Ticketmaster has been fined £1.25 million by the Information Commissioner’s Office (ICO) for a significant data protection breach that occurred after cybercriminals hacked the company’s website.
But not everyone who is a victim of the Ticketmaster data hack has had the same information stolen. So, what are the different types of data breaches in this case?
Financial information stolen and used
Soon after the breach, some customers of Ticketmaster fell victim to theft, with their cards used on money transfer service Xendpay, Uber gift cards and Netflix (among others).
To make matters worse, according to digital bank Monzo, it warned Ticketmaster that something strange was going on two months before the business revealed its payment pages had been hacked. However, in responding to the bank’s concerns, Ticketmaster said that: “an internal investigation had found no evidence of a breach and that no other banks were reporting similar patterns.”
According to the ICO, 60,000 payment cards belonging to Barclays Bank customers were subjected to known fraud which related to the breach, and Monzo Bank replaced another 6,000 cards on suspicion of fraudulent use.
Anyone who has had their financial details stolen and used fraudulently has a claim for compensation.
Financial information stolen
Many of those affected by the Ticketmaster data breach will have had their financial details stolen but not used (at least not yet). And these people are also entitled to make a data breach compensation claim.
The law recognises the amount of damage that can be caused by worry and upset and following the hack, Ticketmaster received 997 complaints relating to financial loss and/or emotional distress.
Being the victim of a crime can have a significant impact on you mentally and physically, and the effects can include a lack of sleep, feeling ill, unsettled or confused. Stress can also affect your relationships with your friends, your family, and your job.
You can make a compensation claim if you have struggled emotionally following a data breach, even if you have not experienced any financial loss.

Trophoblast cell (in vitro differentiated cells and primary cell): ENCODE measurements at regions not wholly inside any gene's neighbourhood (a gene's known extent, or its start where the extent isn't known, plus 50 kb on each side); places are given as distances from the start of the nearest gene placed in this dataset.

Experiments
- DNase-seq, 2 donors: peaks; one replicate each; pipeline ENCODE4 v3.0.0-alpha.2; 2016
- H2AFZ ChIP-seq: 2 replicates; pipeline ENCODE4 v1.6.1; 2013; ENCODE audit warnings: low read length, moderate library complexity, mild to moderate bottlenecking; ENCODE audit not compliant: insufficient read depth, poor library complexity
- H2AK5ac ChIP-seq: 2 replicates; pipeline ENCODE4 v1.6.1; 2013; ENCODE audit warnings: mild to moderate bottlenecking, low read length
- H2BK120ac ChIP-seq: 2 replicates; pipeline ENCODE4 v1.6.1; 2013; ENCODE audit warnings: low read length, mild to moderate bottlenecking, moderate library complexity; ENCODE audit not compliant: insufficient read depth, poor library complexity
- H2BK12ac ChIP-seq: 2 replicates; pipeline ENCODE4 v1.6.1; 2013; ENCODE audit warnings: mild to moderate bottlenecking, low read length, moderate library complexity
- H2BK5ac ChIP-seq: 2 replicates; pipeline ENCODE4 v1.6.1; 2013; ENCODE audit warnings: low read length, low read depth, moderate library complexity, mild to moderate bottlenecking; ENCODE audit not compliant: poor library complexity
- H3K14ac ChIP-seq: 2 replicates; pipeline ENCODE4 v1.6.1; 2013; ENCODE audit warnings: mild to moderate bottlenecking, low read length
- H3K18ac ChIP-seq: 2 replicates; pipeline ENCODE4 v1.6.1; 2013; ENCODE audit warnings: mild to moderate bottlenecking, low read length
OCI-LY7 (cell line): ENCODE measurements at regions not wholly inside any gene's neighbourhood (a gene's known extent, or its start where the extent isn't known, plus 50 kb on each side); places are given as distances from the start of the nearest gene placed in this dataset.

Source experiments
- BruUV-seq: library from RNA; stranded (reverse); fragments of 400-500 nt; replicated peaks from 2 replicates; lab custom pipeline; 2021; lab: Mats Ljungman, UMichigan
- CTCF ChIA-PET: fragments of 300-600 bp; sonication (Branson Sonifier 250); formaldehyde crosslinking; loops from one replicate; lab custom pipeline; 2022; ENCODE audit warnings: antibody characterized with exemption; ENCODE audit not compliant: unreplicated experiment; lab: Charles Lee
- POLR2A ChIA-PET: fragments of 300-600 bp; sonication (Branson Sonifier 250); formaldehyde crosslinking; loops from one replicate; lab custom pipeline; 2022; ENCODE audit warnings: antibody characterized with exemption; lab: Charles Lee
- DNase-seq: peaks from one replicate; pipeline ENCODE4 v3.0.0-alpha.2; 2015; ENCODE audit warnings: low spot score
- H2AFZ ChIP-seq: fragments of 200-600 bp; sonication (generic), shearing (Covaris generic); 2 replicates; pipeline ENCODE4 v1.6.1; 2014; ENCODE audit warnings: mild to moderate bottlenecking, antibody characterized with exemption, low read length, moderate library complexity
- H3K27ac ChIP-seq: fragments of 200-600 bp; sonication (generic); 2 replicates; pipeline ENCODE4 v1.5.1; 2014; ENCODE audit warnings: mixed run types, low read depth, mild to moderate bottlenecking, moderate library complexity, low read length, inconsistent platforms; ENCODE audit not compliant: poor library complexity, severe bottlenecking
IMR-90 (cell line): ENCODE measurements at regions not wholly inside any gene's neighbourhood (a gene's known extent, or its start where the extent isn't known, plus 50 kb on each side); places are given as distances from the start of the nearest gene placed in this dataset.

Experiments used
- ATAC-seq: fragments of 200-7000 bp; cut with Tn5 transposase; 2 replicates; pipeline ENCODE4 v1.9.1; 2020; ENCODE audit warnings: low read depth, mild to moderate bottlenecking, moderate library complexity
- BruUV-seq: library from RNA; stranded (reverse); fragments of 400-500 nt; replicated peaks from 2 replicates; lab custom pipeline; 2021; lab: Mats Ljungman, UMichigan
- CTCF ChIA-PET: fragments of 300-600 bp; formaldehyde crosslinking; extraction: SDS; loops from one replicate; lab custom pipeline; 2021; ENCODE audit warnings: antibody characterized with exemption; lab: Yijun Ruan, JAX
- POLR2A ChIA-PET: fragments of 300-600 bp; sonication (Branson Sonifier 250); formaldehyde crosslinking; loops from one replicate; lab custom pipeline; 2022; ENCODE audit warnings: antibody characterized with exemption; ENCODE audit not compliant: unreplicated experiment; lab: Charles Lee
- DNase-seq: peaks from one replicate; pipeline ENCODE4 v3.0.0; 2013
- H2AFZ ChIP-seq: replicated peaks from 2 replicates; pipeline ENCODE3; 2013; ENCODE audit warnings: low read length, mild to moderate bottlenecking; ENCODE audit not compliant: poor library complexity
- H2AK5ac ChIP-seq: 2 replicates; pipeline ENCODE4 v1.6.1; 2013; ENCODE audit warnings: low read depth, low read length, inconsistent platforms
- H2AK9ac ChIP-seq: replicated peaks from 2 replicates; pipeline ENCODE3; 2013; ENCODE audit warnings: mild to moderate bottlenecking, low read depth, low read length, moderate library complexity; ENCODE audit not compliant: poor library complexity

Email address stolen
If your email account has been hacked the consequences could be devastating. Not only does it give hackers access to lots of private data about you, but it also gives them a gateway into resetting passwords and accessing additional account information (such as your financial and social media accounts).
Sometimes hackers might even change your settings to forward a copy of every email you receive to themselves before you’ve had a chance to save your password. They might even start using your account as a gateway to your friends and contacts. Your email could also be passed on to third parties, so you become the target of sustained phishing attempts and spam.
So, if you have had your email address stolen it’s vital that you hold Ticketmaster to account.
Again, it doesn’t matter if there is no evidence of your data being used. If the distress of having your data in the hands of cybercriminals has caused you suffering, you can make a claim.
Other personal information stolen
In addition to financial information and email addresses, the Ticketmaster hackers also gained access to personally identifiable information (PII).
PII includes any data that can be used to identify a specific individual, and, if it gets into the wrong hands, it can be used to undertake identity fraud.
For example, with enough information, cybercriminals can apply for credit in your name, set up fraudulent bank accounts and access your existing accounts.
Claim Compensation Now
Keller Lenkner UK is currently at an advanced stage of a High Court action against Ticketmaster on behalf of affected customers with the effects of the breach causing actual, and potential, financial harm, and psychological damage.
Keller Lenkner UK is the only law firm actively litigating this case in the UK at the time of this fine.
Because of the number of people affected by the Ticketmaster data breach, we are now registering people who are interested in the outcome of our initial action, and who might want to progress their claim against Ticketmaster.